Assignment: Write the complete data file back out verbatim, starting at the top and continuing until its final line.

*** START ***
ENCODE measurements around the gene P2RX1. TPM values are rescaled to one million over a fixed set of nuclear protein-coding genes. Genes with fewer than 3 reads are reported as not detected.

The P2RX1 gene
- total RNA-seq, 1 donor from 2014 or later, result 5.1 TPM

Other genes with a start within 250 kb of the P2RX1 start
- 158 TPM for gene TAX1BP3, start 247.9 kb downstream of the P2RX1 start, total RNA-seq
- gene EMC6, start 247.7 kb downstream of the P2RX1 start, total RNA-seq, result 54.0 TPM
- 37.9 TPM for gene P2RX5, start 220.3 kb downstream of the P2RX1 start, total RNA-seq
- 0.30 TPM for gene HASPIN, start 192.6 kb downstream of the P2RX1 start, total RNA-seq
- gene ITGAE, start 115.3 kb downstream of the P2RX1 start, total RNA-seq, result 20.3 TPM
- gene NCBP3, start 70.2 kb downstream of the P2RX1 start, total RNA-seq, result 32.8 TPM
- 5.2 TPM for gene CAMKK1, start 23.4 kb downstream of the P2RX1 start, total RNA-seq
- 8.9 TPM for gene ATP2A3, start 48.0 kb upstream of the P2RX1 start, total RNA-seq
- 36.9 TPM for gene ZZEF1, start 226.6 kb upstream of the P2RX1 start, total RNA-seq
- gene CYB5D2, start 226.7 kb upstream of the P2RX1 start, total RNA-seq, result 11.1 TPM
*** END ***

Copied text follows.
ENCODE measurements around the gene P2RX1. TPM values are rescaled to one million over a fixed set of nuclear protein-coding genes. Genes with fewer than 3 reads are reported as not detected.

The P2RX1 gene
- total RNA-seq, 1 donor from 2014 or later, result 5.1 TPM

Other genes with a start within 250 kb of the P2RX1 start
- 158 TPM for gene TAX1BP3, start 247.9 kb downstream of the P2RX1 start, total RNA-seq
- gene EMC6, start 247.7 kb downstream of the P2RX1 start, total RNA-seq, result 54.0 TPM
- 37.9 TPM for gene P2RX5, start 220.3 kb downstream of the P2RX1 start, total RNA-seq
- 0.30 TPM for gene HASPIN, start 192.6 kb downstream of the P2RX1 start, total RNA-seq
- gene ITGAE, start 115.3 kb downstream of the P2RX1 start, total RNA-seq, result 20.3 TPM
- gene NCBP3, start 70.2 kb downstream of the P2RX1 start, total RNA-seq, result 32.8 TPM
- 5.2 TPM for gene CAMKK1, start 23.4 kb downstream of the P2RX1 start, total RNA-seq
- 8.9 TPM for gene ATP2A3, start 48.0 kb upstream of the P2RX1 start, total RNA-seq
- 36.9 TPM for gene ZZEF1, start 226.6 kb upstream of the P2RX1 start, total RNA-seq
- gene CYB5D2, start 226.7 kb upstream of the P2RX1 start, total RNA-seq, result 11.1 TPM